i can't stay in the same room with that woman for five minutes

By Charles Bukowski 1920–1994 Charles Bukowski
I went over the other day
to pick up my daughter.
her mother came out with workman’s
overalls on.
I gave her the child support money
and she laid a sheaf of poems on me by one
Manfred Anderson.
I read them.
he’s great, she said.
does he send this shit out? I asked.
oh no, she said, Manfred wouldn’t do that.
well, I don’t know exactly.
listen, I said, you know all the poets who
don’t send their shit out.
the magazines aren’t ready for them, she said,
they’re too far advanced for publication.
oh for christ’s sake, I said, do you really
believe that?
yes, yes, I really believe that, she
look, I said, you don’t even have the kid ready
yet. she doesn’t have her shoes on. can’t you
put her shoes on?
your daughter is 8 years old, she said,
she can put her own shoes on.
listen, I said to my daughter, for christ’s sake
will you put your shoes on?
Manfred never screams, said her mother.
you see, you see? she said, you haven’t changed.
what time is it? I asked.
4:30. Manfred did submit some poems once, she said,
but they sent them back and he was terribly
you’ve got your shoes on, I said to my daughter,
let’s go.
her mother walked to the door with us.
have a nice day, she said.
fuck off, I said.
when she closed the door there was a sign pasted to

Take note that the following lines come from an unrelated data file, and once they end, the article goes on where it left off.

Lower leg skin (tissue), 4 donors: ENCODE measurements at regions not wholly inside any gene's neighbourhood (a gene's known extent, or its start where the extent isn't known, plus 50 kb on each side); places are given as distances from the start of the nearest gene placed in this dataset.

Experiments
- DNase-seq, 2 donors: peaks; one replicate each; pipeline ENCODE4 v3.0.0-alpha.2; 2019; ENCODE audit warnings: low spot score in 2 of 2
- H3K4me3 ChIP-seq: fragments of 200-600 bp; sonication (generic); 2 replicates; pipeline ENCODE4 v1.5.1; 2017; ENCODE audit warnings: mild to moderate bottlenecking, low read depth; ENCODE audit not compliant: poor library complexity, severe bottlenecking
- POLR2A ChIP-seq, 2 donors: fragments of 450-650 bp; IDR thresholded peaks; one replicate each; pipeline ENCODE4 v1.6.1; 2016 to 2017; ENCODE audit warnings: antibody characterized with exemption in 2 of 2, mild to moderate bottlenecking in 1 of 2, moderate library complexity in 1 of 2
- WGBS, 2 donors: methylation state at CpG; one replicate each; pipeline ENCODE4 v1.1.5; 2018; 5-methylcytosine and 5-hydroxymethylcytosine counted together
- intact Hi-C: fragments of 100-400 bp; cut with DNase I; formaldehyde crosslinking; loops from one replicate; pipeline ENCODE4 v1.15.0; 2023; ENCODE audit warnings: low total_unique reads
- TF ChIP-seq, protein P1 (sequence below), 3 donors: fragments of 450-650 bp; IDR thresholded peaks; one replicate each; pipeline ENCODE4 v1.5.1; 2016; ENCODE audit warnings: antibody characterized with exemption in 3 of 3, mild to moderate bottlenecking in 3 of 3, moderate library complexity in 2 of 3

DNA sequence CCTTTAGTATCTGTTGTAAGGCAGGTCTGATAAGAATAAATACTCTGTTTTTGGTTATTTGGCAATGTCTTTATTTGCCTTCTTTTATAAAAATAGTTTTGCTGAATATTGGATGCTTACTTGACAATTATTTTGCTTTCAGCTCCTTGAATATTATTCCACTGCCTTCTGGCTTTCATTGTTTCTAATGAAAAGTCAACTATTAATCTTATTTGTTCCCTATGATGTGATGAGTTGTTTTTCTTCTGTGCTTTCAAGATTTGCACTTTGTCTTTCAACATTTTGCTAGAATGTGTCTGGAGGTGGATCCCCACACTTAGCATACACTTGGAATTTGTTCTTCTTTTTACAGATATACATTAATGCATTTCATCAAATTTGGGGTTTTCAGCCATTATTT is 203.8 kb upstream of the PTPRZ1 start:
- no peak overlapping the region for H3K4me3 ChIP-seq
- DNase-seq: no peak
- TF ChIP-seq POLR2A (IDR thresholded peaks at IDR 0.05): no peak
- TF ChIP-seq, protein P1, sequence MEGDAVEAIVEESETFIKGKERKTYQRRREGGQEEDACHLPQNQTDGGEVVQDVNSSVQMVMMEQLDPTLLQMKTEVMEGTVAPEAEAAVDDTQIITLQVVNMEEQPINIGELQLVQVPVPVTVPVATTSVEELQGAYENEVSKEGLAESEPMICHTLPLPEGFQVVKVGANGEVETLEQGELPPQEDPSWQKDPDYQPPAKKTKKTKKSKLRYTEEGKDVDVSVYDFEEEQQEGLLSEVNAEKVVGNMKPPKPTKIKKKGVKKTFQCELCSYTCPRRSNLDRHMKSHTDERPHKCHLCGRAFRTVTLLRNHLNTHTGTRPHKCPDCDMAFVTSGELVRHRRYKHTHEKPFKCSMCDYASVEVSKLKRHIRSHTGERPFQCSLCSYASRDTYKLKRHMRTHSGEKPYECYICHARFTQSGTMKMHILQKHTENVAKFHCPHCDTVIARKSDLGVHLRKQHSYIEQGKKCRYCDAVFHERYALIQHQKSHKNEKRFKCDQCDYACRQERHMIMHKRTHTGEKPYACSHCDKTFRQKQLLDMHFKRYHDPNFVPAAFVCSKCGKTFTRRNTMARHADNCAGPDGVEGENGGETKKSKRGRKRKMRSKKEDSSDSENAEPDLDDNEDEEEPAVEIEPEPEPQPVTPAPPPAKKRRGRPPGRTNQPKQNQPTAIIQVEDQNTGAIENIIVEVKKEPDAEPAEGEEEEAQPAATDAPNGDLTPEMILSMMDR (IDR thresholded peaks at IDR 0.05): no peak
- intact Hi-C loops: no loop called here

the outside. it said:
I didn’t.
we drove down Pico on the way in.
I stopped outside the Red Ox.
I’ll be right back, I told my daughter.
I walked in, sat down, and ordered a scotch and
water. over the bar there was a little guy popping in and
out of a door holding a very red, curved penis
in his hand.
can’t you make him stop? I asked the barkeep.
can’t you shut that thing off?
what’s the matter with you, buddy? he asked.
I submit my poems to the magazines, I said.
you submit your poems to the magazines? he asked.
you are god damned right I do, I said.
I finished my drink and got back to the car.
I drove down Pico Boulevard.
the remainder of the day was bound to be better.

"i can't stay in the same room with that woman for five minutes" by Charles Bukowski, from Burning in Water, Drowning in Flame: Selected Poems 1955-1973. Copyright © 1963, 1964, 1965, 1966, 1967, 1968, 1974 by Charles Bukowski. Used by permission of HarperCollins Publishers, www.harpercollins.com.

Source: Burning in Water Drowning in Flame: Selected Poems 1955-1973 (Black Sparrow Press, 1996)

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Poet Charles Bukowski 1920–1994


Subjects Arts & Sciences, Living, Disappointment & Failure, Parenthood, Poetry & Poets

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 Charles  Bukowski


Charles Bukowski was a prolific underground writer who used his his poetry and prose to depict the depravity of urban life and the downtrodden in American society. A cult hero, Bukowski relied on experience, emotion, and imagination in his work, using direct language and violent and sexual imagery. While some critics found his style offensive, others claimed that Bukowski satirized the machismo attitude through his routine use . . .

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SUBJECT Arts & Sciences, Living, Disappointment & Failure, Parenthood, Poetry & Poets


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Originally appeared in Poetry magazine.

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